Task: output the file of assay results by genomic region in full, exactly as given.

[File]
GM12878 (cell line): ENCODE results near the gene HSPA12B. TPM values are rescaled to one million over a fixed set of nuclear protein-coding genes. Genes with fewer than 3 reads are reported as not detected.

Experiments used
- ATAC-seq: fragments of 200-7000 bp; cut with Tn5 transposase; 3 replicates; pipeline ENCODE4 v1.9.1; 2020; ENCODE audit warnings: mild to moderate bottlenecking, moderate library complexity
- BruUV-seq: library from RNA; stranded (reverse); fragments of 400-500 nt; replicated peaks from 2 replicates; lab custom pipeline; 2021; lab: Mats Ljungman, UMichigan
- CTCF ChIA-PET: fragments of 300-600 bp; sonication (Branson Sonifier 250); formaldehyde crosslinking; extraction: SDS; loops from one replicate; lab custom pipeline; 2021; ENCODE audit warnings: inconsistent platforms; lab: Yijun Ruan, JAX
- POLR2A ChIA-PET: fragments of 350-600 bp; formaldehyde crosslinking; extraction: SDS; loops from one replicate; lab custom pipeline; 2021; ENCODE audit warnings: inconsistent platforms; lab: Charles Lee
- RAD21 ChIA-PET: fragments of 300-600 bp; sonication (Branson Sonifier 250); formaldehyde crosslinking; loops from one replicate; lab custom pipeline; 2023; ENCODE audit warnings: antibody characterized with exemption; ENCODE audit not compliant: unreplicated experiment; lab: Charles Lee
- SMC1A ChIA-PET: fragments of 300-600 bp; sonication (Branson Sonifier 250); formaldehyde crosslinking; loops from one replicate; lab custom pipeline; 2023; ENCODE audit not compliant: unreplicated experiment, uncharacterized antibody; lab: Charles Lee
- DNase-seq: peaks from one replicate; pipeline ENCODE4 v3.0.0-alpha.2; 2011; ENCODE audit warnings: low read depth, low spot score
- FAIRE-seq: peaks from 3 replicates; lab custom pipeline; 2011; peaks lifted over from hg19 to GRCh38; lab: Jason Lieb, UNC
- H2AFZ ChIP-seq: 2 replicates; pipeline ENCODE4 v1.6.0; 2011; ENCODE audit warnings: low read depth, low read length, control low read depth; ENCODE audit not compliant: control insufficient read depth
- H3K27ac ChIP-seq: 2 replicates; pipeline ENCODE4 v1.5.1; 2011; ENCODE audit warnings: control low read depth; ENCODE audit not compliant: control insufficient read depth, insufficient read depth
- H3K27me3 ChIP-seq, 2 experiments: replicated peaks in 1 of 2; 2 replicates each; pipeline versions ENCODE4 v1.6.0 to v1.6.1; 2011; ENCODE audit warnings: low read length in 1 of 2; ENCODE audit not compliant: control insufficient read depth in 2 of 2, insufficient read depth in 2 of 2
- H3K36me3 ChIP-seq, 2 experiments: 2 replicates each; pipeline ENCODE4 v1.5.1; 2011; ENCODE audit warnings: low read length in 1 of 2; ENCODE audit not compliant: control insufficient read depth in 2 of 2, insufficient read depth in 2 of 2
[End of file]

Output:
GM12878 (cell line): ENCODE results near the gene HSPA12B. TPM values are rescaled to one million over a fixed set of nuclear protein-coding genes. Genes with fewer than 3 reads are reported as not detected.

Experiments used
- ATAC-seq: fragments of 200-7000 bp; cut with Tn5 transposase; 3 replicates; pipeline ENCODE4 v1.9.1; 2020; ENCODE audit warnings: mild to moderate bottlenecking, moderate library complexity
- BruUV-seq: library from RNA; stranded (reverse); fragments of 400-500 nt; replicated peaks from 2 replicates; lab custom pipeline; 2021; lab: Mats Ljungman, UMichigan
- CTCF ChIA-PET: fragments of 300-600 bp; sonication (Branson Sonifier 250); formaldehyde crosslinking; extraction: SDS; loops from one replicate; lab custom pipeline; 2021; ENCODE audit warnings: inconsistent platforms; lab: Yijun Ruan, JAX
- POLR2A ChIA-PET: fragments of 350-600 bp; formaldehyde crosslinking; extraction: SDS; loops from one replicate; lab custom pipeline; 2021; ENCODE audit warnings: inconsistent platforms; lab: Charles Lee
- RAD21 ChIA-PET: fragments of 300-600 bp; sonication (Branson Sonifier 250); formaldehyde crosslinking; loops from one replicate; lab custom pipeline; 2023; ENCODE audit warnings: antibody characterized with exemption; ENCODE audit not compliant: unreplicated experiment; lab: Charles Lee
- SMC1A ChIA-PET: fragments of 300-600 bp; sonication (Branson Sonifier 250); formaldehyde crosslinking; loops from one replicate; lab custom pipeline; 2023; ENCODE audit not compliant: unreplicated experiment, uncharacterized antibody; lab: Charles Lee
- DNase-seq: peaks from one replicate; pipeline ENCODE4 v3.0.0-alpha.2; 2011; ENCODE audit warnings: low read depth, low spot score
- FAIRE-seq: peaks from 3 replicates; lab custom pipeline; 2011; peaks lifted over from hg19 to GRCh38; lab: Jason Lieb, UNC
- H2AFZ ChIP-seq: 2 replicates; pipeline ENCODE4 v1.6.0; 2011; ENCODE audit warnings: low read depth, low read length, control low read depth; ENCODE audit not compliant: control insufficient read depth
- H3K27ac ChIP-seq: 2 replicates; pipeline ENCODE4 v1.5.1; 2011; ENCODE audit warnings: control low read depth; ENCODE audit not compliant: control insufficient read depth, insufficient read depth
- H3K27me3 ChIP-seq, 2 experiments: replicated peaks in 1 of 2; 2 replicates each; pipeline versions ENCODE4 v1.6.0 to v1.6.1; 2011; ENCODE audit warnings: low read length in 1 of 2; ENCODE audit not compliant: control insufficient read depth in 2 of 2, insufficient read depth in 2 of 2
- H3K36me3 ChIP-seq, 2 experiments: 2 replicates each; pipeline ENCODE4 v1.5.1; 2011; ENCODE audit warnings: low read length in 1 of 2; ENCODE audit not compliant: control insufficient read depth in 2 of 2, insufficient read depth in 2 of 2